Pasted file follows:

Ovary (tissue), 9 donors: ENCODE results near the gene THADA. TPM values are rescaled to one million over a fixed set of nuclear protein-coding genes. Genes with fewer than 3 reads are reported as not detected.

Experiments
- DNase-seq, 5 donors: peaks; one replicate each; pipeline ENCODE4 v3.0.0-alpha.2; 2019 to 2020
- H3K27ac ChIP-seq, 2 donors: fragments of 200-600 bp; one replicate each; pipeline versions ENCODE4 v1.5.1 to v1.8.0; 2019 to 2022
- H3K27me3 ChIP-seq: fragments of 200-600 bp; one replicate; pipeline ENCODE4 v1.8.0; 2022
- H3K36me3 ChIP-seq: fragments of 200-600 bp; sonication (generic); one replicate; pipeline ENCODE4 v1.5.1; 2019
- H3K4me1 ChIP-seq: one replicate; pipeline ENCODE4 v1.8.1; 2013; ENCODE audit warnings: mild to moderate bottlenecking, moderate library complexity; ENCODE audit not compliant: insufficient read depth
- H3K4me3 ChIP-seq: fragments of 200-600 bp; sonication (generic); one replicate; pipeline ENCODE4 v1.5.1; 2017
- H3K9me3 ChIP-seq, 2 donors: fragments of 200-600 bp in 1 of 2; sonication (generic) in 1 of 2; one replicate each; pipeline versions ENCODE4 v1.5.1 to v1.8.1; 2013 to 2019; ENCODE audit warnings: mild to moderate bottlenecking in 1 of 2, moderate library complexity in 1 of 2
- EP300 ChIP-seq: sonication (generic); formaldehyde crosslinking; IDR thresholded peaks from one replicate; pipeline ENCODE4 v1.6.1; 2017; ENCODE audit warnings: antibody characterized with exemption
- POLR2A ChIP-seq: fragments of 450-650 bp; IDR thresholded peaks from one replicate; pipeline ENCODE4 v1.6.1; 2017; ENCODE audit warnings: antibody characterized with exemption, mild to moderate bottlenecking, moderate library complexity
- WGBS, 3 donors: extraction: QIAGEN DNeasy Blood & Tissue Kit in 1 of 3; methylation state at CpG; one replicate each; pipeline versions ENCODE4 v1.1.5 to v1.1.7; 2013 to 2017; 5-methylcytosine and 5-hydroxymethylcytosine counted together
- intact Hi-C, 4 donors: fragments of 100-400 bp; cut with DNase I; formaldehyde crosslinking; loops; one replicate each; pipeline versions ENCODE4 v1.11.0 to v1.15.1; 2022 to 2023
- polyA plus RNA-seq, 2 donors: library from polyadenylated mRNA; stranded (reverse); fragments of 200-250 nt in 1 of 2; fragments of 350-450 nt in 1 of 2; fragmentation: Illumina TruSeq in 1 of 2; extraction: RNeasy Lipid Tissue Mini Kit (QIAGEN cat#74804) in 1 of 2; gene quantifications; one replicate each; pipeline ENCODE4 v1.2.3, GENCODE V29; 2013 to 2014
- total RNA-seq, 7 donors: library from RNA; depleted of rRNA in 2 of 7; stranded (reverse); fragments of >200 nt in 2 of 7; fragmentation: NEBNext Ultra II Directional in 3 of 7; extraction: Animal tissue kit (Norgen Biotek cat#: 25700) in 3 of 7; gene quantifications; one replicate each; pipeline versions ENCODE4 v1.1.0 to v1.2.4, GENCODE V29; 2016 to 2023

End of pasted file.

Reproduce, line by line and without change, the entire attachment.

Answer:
Ovary (tissue), 9 donors: ENCODE results near the gene THADA. TPM values are rescaled to one million over a fixed set of nuclear protein-coding genes. Genes with fewer than 3 reads are reported as not detected.

Experiments
- DNase-seq, 5 donors: peaks; one replicate each; pipeline ENCODE4 v3.0.0-alpha.2; 2019 to 2020
- H3K27ac ChIP-seq, 2 donors: fragments of 200-600 bp; one replicate each; pipeline versions ENCODE4 v1.5.1 to v1.8.0; 2019 to 2022
- H3K27me3 ChIP-seq: fragments of 200-600 bp; one replicate; pipeline ENCODE4 v1.8.0; 2022
- H3K36me3 ChIP-seq: fragments of 200-600 bp; sonication (generic); one replicate; pipeline ENCODE4 v1.5.1; 2019
- H3K4me1 ChIP-seq: one replicate; pipeline ENCODE4 v1.8.1; 2013; ENCODE audit warnings: mild to moderate bottlenecking, moderate library complexity; ENCODE audit not compliant: insufficient read depth
- H3K4me3 ChIP-seq: fragments of 200-600 bp; sonication (generic); one replicate; pipeline ENCODE4 v1.5.1; 2017
- H3K9me3 ChIP-seq, 2 donors: fragments of 200-600 bp in 1 of 2; sonication (generic) in 1 of 2; one replicate each; pipeline versions ENCODE4 v1.5.1 to v1.8.1; 2013 to 2019; ENCODE audit warnings: mild to moderate bottlenecking in 1 of 2, moderate library complexity in 1 of 2
- EP300 ChIP-seq: sonication (generic); formaldehyde crosslinking; IDR thresholded peaks from one replicate; pipeline ENCODE4 v1.6.1; 2017; ENCODE audit warnings: antibody characterized with exemption
- POLR2A ChIP-seq: fragments of 450-650 bp; IDR thresholded peaks from one replicate; pipeline ENCODE4 v1.6.1; 2017; ENCODE audit warnings: antibody characterized with exemption, mild to moderate bottlenecking, moderate library complexity
- WGBS, 3 donors: extraction: QIAGEN DNeasy Blood & Tissue Kit in 1 of 3; methylation state at CpG; one replicate each; pipeline versions ENCODE4 v1.1.5 to v1.1.7; 2013 to 2017; 5-methylcytosine and 5-hydroxymethylcytosine counted together
- intact Hi-C, 4 donors: fragments of 100-400 bp; cut with DNase I; formaldehyde crosslinking; loops; one replicate each; pipeline versions ENCODE4 v1.11.0 to v1.15.1; 2022 to 2023
- polyA plus RNA-seq, 2 donors: library from polyadenylated mRNA; stranded (reverse); fragments of 200-250 nt in 1 of 2; fragments of 350-450 nt in 1 of 2; fragmentation: Illumina TruSeq in 1 of 2; extraction: RNeasy Lipid Tissue Mini Kit (QIAGEN cat#74804) in 1 of 2; gene quantifications; one replicate each; pipeline ENCODE4 v1.2.3, GENCODE V29; 2013 to 2014
- total RNA-seq, 7 donors: library from RNA; depleted of rRNA in 2 of 7; stranded (reverse); fragments of >200 nt in 2 of 7; fragmentation: NEBNext Ultra II Directional in 3 of 7; extraction: Animal tissue kit (Norgen Biotek cat#: 25700) in 3 of 7; gene quantifications; one replicate each; pipeline versions ENCODE4 v1.1.0 to v1.2.4, GENCODE V29; 2016 to 2023